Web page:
Miss Selbourne is the first character to be described as the book opens, with her rather slapdash approach to housekeeping playing second fiddle to her many dogs,  being pets, business concerns and ultimately her obsession. Her friend, Miss “Tiger” Garrett is shown as a less attractive character, demanding and impulsive, lazy and a truly dangerous driver. This is ironic as her greatest life experience was driving ambulances in the First World War. Laura and Gillian are the daughters of Mrs Cole, neighbours of the two ladies, forced to an extent to come into contact on a daily basis. Mrs Cole lived her early married life in the big house, Endbury, but at her husband’s death she was forced to move into a small cottage with her daughters, finding her comfort in obsessive gardening. Now Endbury is inhabited by Lady Masters who is the familiar matriarch in the tradition of Lady Catherine de Bough, being manipulative and determined, though curiously blind as to the qualities of her only child, the adult son Toby. Laura supposes that if she marries Toby she can return her mother to Endbury, and begins to speculatively encourage the vacillating Toby. Mrs Cole also realises that such a marriage would be life changing, though has no real idea how to encourage it. Gillian is far more calculating and determined, having discovered another local man. Alongside this romantic theme operate the side characters who produce much of the humour, including the gossip, religion and nostalgic dominated Misses Cleeves and their landlord, the devoted and down trodden Mrs Worthy and her frankly unpleasant husband.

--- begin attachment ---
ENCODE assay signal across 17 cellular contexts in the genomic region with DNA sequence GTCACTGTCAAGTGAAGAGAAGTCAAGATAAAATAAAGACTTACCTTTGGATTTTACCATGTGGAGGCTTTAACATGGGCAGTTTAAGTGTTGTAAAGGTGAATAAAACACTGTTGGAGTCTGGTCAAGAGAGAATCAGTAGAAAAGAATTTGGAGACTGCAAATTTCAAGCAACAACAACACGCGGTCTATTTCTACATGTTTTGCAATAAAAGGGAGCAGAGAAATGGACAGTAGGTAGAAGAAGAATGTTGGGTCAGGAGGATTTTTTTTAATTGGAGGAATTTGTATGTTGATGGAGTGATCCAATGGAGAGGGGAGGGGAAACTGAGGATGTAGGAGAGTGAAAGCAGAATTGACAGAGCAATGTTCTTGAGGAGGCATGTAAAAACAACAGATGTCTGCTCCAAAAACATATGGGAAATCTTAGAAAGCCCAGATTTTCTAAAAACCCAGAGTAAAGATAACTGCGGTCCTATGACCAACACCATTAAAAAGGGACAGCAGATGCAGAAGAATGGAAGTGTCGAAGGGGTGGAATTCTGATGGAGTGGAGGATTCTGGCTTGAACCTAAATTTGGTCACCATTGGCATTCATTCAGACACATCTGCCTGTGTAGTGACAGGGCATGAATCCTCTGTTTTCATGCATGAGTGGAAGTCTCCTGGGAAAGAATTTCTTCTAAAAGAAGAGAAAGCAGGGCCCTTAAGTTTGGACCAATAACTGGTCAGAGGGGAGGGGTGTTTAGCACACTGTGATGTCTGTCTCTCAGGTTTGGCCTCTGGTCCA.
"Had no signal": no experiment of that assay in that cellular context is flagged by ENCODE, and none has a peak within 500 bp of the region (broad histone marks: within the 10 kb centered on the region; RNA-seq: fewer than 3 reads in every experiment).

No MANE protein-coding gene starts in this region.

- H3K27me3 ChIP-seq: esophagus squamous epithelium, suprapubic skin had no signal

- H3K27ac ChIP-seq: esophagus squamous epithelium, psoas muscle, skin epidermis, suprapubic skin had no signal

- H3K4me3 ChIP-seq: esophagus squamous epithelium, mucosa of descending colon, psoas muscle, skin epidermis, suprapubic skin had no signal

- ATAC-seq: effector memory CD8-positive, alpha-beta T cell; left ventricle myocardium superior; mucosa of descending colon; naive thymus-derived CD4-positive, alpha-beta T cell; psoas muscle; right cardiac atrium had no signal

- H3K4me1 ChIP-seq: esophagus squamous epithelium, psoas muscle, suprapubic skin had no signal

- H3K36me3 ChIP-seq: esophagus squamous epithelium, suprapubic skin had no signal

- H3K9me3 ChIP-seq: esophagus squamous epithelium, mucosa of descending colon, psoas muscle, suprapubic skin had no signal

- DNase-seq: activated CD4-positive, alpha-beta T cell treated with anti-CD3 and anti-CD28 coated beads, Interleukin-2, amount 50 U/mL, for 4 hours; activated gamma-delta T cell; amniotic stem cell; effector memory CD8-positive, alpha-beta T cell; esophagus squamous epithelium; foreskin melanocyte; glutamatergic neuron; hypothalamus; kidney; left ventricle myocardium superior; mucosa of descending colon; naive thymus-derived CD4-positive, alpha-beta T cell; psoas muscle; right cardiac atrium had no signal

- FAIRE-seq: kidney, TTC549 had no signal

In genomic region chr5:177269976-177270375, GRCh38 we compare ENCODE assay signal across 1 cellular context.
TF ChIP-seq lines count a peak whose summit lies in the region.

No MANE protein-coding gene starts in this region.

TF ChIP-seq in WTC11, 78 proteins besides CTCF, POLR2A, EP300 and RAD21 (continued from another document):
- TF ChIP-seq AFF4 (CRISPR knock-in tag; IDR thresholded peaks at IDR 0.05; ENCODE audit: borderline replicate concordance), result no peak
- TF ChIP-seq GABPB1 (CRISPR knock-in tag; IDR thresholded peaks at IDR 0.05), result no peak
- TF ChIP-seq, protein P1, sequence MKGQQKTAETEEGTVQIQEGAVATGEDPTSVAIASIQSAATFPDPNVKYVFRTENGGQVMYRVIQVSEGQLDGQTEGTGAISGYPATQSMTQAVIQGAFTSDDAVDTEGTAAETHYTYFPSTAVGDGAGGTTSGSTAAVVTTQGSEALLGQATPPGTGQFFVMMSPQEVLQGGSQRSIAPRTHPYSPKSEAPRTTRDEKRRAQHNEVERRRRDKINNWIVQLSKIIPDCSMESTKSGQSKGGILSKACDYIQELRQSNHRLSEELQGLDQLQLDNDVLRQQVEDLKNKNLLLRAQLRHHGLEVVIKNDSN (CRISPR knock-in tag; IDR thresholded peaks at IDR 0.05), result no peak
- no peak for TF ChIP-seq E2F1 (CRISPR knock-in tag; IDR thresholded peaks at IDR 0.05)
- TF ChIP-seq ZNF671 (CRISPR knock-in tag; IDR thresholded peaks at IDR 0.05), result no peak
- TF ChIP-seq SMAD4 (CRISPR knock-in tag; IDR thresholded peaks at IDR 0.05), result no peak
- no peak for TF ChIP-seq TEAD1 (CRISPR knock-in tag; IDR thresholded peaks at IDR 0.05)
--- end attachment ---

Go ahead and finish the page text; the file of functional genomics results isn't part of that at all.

Fans of some of Austen and Gaskell’s Cranford will recognise some types here, and Anthony Trollope and Angela Thirkell’s Barsetshire books are suggested. Unlike the latter two authors, however, this is a relatively short book and not part of a series, so each character, theme and question of country life must be fairly quickly dealt with by Fair. It is therefore light and suggests the humour of humanity in a rural community rather than developing it. This is a limitation to those of us used to affairs taking longer times to work out as the author tries to tie up each characters’ fates neatly at the end of less than two hundred pages.  It is an enjoyable slice of rural life with its frustrations of transport, tea parties and church services, and I recognised the dangerous driving, women with a fondness for drink and the complicated romances that Thirkell develops in her novels. I am grateful for this review copy, and look forward to reading other books by this confident and skilled author.

Once again we have snow, at least in Derbyshire! Some of us have had to get to places so, not everyone has been enjoying a snow day off, but at least we have had some extra time to read/finish something/ watch tv….Either way, I hope you have all managed to stay warm. Of course, you could be reading this in a place where such snow is not exceptional, so no doubt you think that the U.K. makes a bit of a fuss!